Genetic variation among strains of the toxic dinoflagellate Gymnodinium catenatum (Dinophyceae)
Bolch, CJS and Blackburn, SI and Hallegraeff, GM and Vaillancourt, RE, Genetic variation among strains of the toxic dinoflagellate Gymnodinium catenatum (Dinophyceae), Journal of Phycology, 35, (2) pp. 356-367. ISSN 0022-3646 (1999) [Refereed Article]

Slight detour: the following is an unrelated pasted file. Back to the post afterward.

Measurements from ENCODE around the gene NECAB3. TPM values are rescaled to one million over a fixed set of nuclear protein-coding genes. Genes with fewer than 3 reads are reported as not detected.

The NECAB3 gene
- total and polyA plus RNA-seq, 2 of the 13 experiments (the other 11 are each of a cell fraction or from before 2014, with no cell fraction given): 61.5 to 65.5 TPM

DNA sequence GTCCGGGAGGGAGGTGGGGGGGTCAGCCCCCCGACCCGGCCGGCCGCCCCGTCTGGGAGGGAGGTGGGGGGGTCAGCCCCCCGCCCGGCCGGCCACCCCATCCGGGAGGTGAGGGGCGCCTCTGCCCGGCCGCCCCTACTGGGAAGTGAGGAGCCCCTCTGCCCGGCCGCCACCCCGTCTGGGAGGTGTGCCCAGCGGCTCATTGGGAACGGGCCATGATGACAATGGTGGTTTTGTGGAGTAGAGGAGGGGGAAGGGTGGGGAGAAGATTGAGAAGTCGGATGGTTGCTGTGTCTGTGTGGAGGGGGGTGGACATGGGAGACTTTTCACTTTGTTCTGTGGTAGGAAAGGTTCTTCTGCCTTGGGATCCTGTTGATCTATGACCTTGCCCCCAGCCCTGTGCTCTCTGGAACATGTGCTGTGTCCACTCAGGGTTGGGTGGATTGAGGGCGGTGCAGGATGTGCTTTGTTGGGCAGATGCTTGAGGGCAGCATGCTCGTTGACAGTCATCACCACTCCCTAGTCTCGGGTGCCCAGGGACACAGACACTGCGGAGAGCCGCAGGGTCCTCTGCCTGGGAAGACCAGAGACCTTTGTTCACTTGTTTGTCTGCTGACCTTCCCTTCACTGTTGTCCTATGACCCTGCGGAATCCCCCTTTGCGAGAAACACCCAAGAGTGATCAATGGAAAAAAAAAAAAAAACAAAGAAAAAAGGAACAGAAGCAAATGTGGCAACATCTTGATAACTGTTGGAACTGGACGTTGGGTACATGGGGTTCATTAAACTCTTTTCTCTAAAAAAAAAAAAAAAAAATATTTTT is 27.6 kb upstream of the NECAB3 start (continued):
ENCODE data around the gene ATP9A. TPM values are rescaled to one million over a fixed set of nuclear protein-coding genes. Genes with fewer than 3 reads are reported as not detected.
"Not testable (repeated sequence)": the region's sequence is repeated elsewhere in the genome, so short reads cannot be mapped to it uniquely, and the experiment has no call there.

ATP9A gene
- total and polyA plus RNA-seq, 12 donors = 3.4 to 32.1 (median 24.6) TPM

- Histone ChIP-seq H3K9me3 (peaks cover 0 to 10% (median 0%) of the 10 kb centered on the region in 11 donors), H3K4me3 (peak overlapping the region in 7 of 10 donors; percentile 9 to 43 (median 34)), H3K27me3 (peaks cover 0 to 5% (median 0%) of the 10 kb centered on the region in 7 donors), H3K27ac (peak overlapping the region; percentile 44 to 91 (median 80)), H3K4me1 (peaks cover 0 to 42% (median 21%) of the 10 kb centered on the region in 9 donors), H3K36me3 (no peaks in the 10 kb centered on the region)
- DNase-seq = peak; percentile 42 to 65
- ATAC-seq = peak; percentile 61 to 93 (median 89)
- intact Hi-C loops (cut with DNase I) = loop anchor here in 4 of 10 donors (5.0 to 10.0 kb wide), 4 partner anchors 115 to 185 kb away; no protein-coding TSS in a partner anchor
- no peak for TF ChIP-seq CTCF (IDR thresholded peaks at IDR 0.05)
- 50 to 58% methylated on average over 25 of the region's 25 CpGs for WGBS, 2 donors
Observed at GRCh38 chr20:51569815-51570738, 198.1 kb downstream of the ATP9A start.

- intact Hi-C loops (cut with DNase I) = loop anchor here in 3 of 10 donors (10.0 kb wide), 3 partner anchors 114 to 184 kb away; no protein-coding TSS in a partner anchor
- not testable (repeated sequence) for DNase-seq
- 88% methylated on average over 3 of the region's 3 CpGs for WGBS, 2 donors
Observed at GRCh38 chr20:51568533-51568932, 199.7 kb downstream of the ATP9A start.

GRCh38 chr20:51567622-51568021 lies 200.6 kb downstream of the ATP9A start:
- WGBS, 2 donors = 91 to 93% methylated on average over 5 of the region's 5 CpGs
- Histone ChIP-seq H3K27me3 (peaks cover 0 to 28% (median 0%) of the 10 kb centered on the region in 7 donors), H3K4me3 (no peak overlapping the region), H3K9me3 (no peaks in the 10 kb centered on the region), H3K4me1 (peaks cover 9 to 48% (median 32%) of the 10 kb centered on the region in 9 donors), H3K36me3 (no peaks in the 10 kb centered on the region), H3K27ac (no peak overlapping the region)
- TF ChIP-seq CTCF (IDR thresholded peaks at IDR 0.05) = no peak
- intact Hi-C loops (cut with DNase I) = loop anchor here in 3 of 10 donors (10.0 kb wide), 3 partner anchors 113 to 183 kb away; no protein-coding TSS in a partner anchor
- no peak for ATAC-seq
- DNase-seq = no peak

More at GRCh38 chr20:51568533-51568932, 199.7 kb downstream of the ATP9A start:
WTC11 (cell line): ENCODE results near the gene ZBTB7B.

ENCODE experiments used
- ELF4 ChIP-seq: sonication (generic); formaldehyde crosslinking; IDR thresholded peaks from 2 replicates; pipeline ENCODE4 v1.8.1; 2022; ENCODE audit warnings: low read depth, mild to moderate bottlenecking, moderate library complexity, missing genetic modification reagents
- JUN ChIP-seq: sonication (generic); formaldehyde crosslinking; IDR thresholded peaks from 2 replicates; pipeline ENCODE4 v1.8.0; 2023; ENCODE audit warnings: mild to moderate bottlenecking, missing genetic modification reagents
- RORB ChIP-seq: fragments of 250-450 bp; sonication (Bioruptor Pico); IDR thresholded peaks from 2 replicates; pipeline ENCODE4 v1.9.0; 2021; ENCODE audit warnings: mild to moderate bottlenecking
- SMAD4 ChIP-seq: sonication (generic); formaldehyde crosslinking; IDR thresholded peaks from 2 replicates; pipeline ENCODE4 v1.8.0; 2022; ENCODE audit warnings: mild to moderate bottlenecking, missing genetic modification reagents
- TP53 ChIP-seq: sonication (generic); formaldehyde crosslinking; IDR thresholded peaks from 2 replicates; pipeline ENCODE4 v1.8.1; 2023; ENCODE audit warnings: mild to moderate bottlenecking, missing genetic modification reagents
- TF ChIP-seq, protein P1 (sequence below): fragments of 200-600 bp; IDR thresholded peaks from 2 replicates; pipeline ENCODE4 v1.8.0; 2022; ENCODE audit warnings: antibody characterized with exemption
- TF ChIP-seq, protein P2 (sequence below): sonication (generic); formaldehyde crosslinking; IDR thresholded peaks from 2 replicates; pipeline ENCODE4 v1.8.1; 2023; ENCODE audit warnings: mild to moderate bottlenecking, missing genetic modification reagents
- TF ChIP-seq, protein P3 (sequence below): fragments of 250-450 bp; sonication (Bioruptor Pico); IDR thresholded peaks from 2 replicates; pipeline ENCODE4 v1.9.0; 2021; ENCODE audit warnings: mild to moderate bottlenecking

The toxic dinoflagellate Gymnodinium carenatum Graham has formed recurrent toxic blooms in southeastern Tasmanian waters since its discovery in the area in 1986. Current evidence suggests that this species might have been introduced to Tasmania prior to 1973, possibly in cargo vessel ballast water carried from populations in Japan or Spain, followed by recent dispersal to mainland Australia. To examine this hypothesis, cultured strains from G. catenatum populations in Australia, Spain, Portugal, and Japan were examined using allozymes and randomly amplified polymorphic DNA (RAPD). Allozyme screening detected very limited polymorphism and was not useful for population comparisons; however, Australian, Spanish, Portuguese, and Japanese strains showed considerable RAPD diversity, and all strains examined represented unique genotypes. Multidimensional scaling analysis (MDS) of RAPD genetic distances between strains showed clear separation of strains into three nonoverlapping regional clusters: Australia, Japan, and Spain/Portugal. Analysis of genetic distances between strains from the three regional populations indicated that Australian strains were almost equally related to both the Spanish/Portuguese population and the Japanese population. Analysis of molecular variance (AMOVA) found that genetic variation was partitioned mainly within populations (87%) compared to the variation between the regions (8%) and between populations within regions (5%). The potential source population for Tasmania's introduced G. catenatum remains equivocal; however, strains from the recently discovered mainland Australian population (Port Lincoln, South Australia, 1996) clustered with Tasmanian strains, supporting the notion of a secondary relocation of Tasmanian G. catenatum populations to the mainland via a shipping vector. Geographic and temporal clustering of strains was evident among the Tasmanian strains, indicating that genetic exchange between neighboring estuaries is limited and that Tasmanian G. catenatum blooms are composed of localized, estuary-bound subpopulations.